Another Modest Proposal from Jonathan Chait

A Modest ProposalThose Very Serious white guy business reporters Jim VandeHei and Mike Allen over at Politico report on the breaking news that CEOs are whining about the lack of certainty in the market. I discovered the article through Jonathan Chait where he attacked the insularity that allows reporters to think that what is good for GM (“the CEO class”) is good for America. But I found I was even more annoyed with Chait than I was with VandeHei and Allen.

Chait seems to have a problem with the way these reporters and CEOs talk about policy, not the policy itself. For example, his whole article sounds very much like this:

Moynihan claims that more free trade is good, and I am in total agreement. But we should remember that these things might be disruptive to workers. And he claims that we need to reform entitlements. No argument here: gut those mother fuckers! But let’s not forget that many people don’t see the wisdom of doing this. And all these great men agree that the best way to help the poor is to allow them to sell their babies as food for the rich—human baby is a nice sweet meat! And I think this a fairly sensible as policy.

Luckily, Matt Yglesias saves us in a short article, Dear CEOs: Please Stop Whining About Uncertainty. He says what should be obvious to everyone, especially CEOs: life is uncertainty. If business wasn’t uncertain, it would be easy to make money. And if it were easy to make money, why the hell are corporations paying these fucktards so much?

Look. Uncertainty is an intrinsic feature of reality. Business executives do not currently know what fiscal or regulatory policy will look like in 2017 and there is absolutely nothing that can be done to alter this fact. Executives in 1952 did not know what 1957 would look like and executives in 1992 did not know what 1997 would look like… [I]n the real world it’s hard to get rich because certainty doesn’t exist. There’s no certainty about domestic public policy, there’s no certainty about foreign crises, there’s no certainty about technologic trends, there’s no certainty about consumer tastes, there’s no certainty about anything. Life is hard.

I would disagree on only one thing: selling babies for food. That’s a fucking slam dunk!

Update (11 December 2012 4:12 pm)

Charles Pierce at Esquire has a very good—and funny—take down of the original article. He particularly has a problem with the people who are quoted by VandeHei and Allen, “Brian Moynihan? The modern poster child for Deposition Alzheimer’s? Put a Bible under his hand and Moynihan won’t remember his own name, but put a couple of credulous fools in front of him and he’s suddenly got all the answers.” But he ends the article very seriously:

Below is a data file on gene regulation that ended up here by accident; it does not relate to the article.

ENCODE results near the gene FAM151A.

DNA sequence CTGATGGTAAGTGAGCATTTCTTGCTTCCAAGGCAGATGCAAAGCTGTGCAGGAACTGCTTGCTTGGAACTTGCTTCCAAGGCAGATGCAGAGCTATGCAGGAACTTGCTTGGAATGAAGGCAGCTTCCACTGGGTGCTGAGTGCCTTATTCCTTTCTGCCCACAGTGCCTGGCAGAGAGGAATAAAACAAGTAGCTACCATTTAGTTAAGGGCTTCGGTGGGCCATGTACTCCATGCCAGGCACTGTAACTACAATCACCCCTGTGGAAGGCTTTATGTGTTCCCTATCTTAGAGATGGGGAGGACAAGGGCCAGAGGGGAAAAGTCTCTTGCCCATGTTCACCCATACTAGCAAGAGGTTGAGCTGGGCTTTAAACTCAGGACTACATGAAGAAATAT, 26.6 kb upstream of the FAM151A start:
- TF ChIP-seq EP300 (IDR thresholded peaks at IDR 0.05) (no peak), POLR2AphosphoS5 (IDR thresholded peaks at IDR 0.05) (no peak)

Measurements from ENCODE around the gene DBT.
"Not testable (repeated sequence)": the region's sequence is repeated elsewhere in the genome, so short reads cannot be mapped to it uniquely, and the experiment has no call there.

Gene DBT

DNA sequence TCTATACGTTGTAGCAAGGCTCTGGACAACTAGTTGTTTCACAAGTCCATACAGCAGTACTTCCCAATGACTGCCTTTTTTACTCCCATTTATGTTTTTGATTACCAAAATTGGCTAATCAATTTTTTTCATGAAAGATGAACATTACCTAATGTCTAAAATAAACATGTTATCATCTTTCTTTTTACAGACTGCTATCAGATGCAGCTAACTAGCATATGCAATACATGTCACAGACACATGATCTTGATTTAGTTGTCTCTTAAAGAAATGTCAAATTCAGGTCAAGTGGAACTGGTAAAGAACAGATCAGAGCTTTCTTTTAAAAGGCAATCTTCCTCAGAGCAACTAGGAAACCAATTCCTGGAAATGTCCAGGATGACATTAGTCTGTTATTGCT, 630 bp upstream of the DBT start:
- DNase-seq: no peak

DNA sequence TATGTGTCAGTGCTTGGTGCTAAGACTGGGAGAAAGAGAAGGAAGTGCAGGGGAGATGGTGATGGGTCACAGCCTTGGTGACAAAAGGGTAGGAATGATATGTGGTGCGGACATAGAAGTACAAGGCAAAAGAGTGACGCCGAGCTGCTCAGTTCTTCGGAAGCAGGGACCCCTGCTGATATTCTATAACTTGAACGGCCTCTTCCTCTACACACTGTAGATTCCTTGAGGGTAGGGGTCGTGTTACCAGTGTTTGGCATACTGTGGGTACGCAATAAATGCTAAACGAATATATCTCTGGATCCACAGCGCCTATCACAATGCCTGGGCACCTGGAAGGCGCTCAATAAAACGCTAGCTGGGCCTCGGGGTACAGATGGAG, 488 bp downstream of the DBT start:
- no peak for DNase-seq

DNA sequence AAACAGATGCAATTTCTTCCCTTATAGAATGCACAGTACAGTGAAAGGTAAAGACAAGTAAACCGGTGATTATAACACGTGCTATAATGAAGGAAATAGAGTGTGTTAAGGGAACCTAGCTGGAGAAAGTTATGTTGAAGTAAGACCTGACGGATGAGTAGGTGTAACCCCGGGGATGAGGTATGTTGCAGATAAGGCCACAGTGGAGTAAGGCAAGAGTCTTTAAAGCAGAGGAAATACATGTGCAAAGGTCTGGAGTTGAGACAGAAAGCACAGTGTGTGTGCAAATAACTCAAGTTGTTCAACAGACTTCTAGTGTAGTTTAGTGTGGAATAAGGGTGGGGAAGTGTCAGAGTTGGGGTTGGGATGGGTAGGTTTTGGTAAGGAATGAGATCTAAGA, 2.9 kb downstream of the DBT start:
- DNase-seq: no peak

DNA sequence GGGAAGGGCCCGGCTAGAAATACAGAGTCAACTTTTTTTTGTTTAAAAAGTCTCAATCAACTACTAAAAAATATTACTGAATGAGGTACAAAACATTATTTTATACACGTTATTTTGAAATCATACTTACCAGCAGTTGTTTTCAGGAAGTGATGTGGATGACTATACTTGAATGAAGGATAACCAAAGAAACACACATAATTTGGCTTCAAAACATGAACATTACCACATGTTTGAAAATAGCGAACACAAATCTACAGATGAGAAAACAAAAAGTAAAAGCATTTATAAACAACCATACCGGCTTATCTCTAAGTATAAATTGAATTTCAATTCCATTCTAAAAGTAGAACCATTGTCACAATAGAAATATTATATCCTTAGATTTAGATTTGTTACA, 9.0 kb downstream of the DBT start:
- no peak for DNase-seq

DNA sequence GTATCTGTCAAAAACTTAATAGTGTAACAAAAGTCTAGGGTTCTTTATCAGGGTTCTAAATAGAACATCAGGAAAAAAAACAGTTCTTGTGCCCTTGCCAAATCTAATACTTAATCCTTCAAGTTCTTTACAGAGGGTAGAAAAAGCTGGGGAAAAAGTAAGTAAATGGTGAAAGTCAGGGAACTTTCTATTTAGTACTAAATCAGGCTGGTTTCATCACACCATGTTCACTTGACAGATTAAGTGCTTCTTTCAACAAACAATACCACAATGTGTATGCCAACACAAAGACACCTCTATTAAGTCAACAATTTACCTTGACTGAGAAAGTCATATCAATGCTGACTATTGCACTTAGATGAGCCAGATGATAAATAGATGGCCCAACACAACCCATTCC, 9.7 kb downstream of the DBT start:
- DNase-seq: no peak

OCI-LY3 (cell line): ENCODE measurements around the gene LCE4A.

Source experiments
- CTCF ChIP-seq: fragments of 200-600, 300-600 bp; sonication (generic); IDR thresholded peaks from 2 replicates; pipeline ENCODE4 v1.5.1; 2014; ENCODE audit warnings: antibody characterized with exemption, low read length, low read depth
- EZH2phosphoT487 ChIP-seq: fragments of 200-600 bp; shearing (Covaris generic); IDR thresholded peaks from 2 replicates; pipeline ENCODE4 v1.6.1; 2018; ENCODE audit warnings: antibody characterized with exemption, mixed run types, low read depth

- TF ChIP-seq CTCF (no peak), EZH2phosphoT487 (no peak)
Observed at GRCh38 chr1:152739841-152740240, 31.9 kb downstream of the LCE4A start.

Clearly, a deal on the economy is being cut with the minimal amount of input from the people on whom the weight of the deal will fall most heavily. Sacrifice is being parceled out by people who will feel none of it. And elite journalism is presenting this iniquitous arrangement from the point of view of the grifters and thieves who will profit most from it. This piece is not about the current economic stalemate. It’s about two Beltway foofs showing the red on their asses by demonstrating that they can get important people on the phone. This isn’t economics. This isn’t even really journalism. This is a brief in support of oligarchy. It is public financial star-fking.

And that is the big problem. That is always the big problem. The poor are never consulted. The middle class is rarely consulted. But you can bet your ass that Obama is hanging on every word that fucktards like Brian Moyniham and Jamie Dimon spout.

This entry was posted in Uncategorized by Frank Moraes. Bookmark the permalink.

About Frank Moraes

Frank Moraes is a freelance writer and editor online and in print. He is educated as a scientist with a PhD in Atmospheric Physics. He has worked in climate science, remote sensing, throughout the computer industry, and as a college physics instructor. Find out more at About Frank Moraes.

Leave a Reply

Your email address will not be published. Required fields are marked *